Page 7
By Mary Frances Buoyer
Staff Writer
Stand-up comedian Lewis Black has always felt at home in ChapelHill, so much so that more than 40 years after he graduated, he stillhas a second house here.Black will return to his alma mater this weekend to performtwo nights of stand-up comedy as a part of the Carolina Union Activities Board’s 10th annualCarolina Comedy Festival — anevent that he both helped createand has been featured in for sev-eral years.Black graduated in 1970, buthe continues to return to theUniversity that he said made himfeel unexpectedly welcome.“It was weird because I visiteda bunch of campuses when I waslooking around, and I felt this was where I belonged,” he said.Black said he is anticipatinghis return to UNC because heloves feeling the students’ energy,inquisitiveness and optimism when
dth File Photo
Stand-up comedian Lewis Black will return to UNC this weekend to performtwo nights of comedy for the 10th annual Carolina Comedy Festival.
he performs.“College is one of the only timesin your life that is filled with limit-less possibilities,” he said. And this energy, he said, is the biggest perk of his career.“It’s hearing people laugh andfeeling their energy — and beingable to say whatever I want,” he said.Black has won two Grammy  Awards and gained prominencefrom a segment on “The Daily Show.”Black said the biggest downside
Black is the headlineperformer for CUAB’sCarolina Comedy Festival.
7 p.m. Friday and Saturday
Student UnionAuditorium
More information:
of being a comedian is the solitudethat comes with the job.“It’s a lonelier life than people
Page 7
dth/halle Sinnott
Obie Award-winner Taylor Mac, playing the role of emcee, rehearses Tuesday for PlayMakers’ first production of “Cabaret.”
Top right:
Kelsey Didion performs the song “Mein Herr” during rehearsal.
Middle right:
Lisa Brescia performs the role of Sally Bowles.
Bottom right:
Brescia (left) performs the number “Don’t Tell Mama” with members of the cast.
‘Cabaret’ characters seek to escape 1930s Berlin culture
Televangelist Pat Robertson blast-ed America yesterday, saying Americansaren’t experiencing heavenly miracles because they’re too “sophisticated.”“People overseas didn’t go to Ivy Leagueschools,” he said, praising “simple” and“humble” Africans who just believe Godloves them instead of talking about evolu-tion and all that science-y stuff.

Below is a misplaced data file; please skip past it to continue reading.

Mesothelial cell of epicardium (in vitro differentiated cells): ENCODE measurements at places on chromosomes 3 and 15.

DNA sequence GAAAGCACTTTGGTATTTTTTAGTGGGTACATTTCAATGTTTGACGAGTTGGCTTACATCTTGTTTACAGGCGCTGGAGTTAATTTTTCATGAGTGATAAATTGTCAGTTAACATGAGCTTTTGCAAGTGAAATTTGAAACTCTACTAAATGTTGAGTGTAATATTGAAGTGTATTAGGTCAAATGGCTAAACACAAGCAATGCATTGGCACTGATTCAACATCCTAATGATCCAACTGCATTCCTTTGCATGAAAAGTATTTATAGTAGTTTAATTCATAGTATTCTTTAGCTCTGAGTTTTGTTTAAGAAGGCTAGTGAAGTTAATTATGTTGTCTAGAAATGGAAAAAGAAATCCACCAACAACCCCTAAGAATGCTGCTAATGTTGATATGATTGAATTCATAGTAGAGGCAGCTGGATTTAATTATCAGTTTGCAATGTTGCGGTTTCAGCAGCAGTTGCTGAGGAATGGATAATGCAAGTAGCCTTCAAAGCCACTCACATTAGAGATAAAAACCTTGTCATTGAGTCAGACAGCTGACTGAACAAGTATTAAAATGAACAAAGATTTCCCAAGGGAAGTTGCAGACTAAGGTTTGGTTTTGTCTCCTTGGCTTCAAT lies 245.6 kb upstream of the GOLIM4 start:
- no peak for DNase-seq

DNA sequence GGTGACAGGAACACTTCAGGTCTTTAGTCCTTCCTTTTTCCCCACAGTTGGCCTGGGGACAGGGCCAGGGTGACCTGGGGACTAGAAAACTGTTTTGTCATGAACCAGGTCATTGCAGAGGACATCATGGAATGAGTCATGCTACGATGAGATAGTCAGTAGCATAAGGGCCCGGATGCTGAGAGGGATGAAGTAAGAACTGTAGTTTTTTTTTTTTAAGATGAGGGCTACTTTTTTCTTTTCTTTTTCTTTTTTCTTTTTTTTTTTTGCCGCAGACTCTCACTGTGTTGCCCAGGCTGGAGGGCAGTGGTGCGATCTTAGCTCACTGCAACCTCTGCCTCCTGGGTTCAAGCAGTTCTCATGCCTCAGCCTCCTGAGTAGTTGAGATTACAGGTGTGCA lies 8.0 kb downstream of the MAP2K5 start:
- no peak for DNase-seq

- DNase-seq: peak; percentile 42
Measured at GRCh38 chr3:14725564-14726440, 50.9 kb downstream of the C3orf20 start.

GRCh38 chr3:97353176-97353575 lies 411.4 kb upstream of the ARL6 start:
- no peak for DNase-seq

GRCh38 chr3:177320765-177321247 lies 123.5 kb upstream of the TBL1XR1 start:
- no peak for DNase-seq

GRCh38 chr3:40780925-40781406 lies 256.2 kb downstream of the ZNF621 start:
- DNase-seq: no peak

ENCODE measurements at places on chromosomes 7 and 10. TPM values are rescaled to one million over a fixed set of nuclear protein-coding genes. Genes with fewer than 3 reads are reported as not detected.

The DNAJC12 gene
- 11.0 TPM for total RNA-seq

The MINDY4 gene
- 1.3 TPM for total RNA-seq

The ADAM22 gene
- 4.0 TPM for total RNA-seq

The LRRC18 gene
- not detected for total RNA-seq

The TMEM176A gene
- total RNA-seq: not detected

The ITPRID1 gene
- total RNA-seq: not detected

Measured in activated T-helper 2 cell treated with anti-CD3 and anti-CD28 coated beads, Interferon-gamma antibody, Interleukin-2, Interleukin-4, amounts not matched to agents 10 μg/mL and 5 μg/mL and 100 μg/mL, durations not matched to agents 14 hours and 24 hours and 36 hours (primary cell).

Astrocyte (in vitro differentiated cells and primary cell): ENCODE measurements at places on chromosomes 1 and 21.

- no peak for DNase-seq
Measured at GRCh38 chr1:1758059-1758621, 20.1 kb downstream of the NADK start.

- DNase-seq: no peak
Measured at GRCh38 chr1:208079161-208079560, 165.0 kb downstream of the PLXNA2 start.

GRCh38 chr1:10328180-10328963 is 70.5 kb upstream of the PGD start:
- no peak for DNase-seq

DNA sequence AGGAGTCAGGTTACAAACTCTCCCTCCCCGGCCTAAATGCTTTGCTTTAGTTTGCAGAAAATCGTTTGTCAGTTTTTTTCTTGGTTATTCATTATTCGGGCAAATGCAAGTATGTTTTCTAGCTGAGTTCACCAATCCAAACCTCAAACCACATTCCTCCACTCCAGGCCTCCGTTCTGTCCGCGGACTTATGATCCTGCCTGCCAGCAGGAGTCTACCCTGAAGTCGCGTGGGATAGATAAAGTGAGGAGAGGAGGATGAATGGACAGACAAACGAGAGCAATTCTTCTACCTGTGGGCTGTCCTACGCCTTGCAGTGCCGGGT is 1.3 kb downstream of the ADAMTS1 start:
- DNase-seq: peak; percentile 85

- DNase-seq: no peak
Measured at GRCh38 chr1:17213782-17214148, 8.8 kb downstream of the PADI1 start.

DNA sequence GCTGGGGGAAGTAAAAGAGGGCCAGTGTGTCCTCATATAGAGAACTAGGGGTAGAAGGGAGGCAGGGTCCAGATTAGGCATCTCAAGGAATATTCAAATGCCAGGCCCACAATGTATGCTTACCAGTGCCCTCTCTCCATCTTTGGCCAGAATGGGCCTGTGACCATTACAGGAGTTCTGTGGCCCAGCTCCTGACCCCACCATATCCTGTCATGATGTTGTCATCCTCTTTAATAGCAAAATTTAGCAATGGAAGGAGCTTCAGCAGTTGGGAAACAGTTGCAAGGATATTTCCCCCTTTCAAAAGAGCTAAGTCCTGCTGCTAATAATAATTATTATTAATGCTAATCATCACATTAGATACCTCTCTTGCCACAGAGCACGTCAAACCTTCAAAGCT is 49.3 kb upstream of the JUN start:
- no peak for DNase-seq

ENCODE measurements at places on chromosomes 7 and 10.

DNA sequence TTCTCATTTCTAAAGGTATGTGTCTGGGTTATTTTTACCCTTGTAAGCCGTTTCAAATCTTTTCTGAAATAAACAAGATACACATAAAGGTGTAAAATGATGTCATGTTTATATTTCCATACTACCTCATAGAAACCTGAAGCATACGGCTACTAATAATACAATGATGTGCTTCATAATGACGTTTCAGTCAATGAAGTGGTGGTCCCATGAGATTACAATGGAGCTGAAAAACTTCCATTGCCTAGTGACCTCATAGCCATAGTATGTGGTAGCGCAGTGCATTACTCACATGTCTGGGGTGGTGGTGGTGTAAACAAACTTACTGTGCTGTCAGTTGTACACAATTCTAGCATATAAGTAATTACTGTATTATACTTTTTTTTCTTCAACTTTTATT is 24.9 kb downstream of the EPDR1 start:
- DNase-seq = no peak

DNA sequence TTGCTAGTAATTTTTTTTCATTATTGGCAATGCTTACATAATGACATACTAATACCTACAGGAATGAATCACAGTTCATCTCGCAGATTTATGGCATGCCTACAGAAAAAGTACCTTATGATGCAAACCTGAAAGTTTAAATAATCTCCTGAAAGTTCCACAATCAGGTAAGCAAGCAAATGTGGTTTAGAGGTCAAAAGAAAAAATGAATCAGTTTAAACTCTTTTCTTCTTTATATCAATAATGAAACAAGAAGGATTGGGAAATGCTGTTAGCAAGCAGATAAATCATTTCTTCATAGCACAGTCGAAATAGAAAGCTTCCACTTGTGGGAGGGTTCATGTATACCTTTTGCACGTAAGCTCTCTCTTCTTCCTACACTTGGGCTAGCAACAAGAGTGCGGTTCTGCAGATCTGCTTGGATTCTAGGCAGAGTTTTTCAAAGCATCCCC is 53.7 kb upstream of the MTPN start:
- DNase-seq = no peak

“We at Samoa Air are keepingairfares fair, by charging our passengersonly for what they weigh. You are themaster of your Air‘fair,’ you decide homuch (or little) your ticket will cost.”— Samoa Air’s new policy is not an April Fools’ joke. Fun fact: More than 91percent of Samoa residents age 15 andolder are overweight. How about that.
ave you ever visited the terrifying black hole that is theinternet of young teenagers? If yes, I’m so sorry. If not, and you’re feeling masochistic, just delve into the #beliebershashtag on Instagram or find one of the billions of Tumblrsthat reblogs pictures of skinny legs, Starbucks cups and girls in forests.It’s a weird world out there. Weirder still, the internet activity of thesekids is changing the way parents shop for their kids’ beds. Yeah, apparently double beds are now a “must-have for childhood,” the Daily Mail reports.Here’s a depressing sentence: “Experts … put it down to youngsters wanting to sprawl out next to their laptop or computer tablet in theirrooms, rather than playing outside.” Single bed sales are falling, kids haveiPads, and you’re right to feel a quiet sense of dread about the future.
More room or mischie 
From staf and wire reports
Someone graffitied prop-erty at 1775 Dobbins Drive at10:57 a.m. Monday, accord-ing to Chapel Hill policereports.The person drew graf-fiti on a bank, reports state.Damages were valued at$100, according to reports.
Someone damagedproperty at 1800 E. FranklinSt. between 11:45 a.m. and12:07 p.m. Monday, accord-ing to Chapel Hill policereports.The person damaged a  vehicle’s trim by unknownmeans, reports state.Damages to the vehicle were valued at $50, reportsstate.
Someone broke intoand entered a residence at119 Stinson St. between 5p.m. and 11:17 p.m. Monday,according to Chapel Hillpolice reports.The person opened anunlocked window and stolean Acer laptop, valued at$700, a Sony laptop, valuedat $1,500, and an iPhone, val-ued at $500, reports state.
Someone damagedproperty at 300 E. Main St. between 4 p.m. March 23 and9 a.m. March 27, according toCarrboro police reports.The graffiti appears to have been painted with a stencil,reports state.The graffiti was two large,red S’s, according to reports.
Someone committedmisdemeanor larceny at 201Rock Haven Road between1 p.m. and 2 p.m. March 26,according to Carrboro policereports.The person stole a whiteiPhone with a white case.Because the phone was a recent purchase from her brother, the victim could notremember the phone number,reports state.
Wednesday, April 3, 2013
The Daily Tar Heel
in with the new 
ernin Estrada paints over the walls of whatused to be Kildare’s Irish Pub Tuesday after-noon on Franklin Street. A new restaurant,Fitzgerald’s Irish Pub, will be opening in the formerKildare’s spot.
See page 3 for the story.
dth/aisha anwar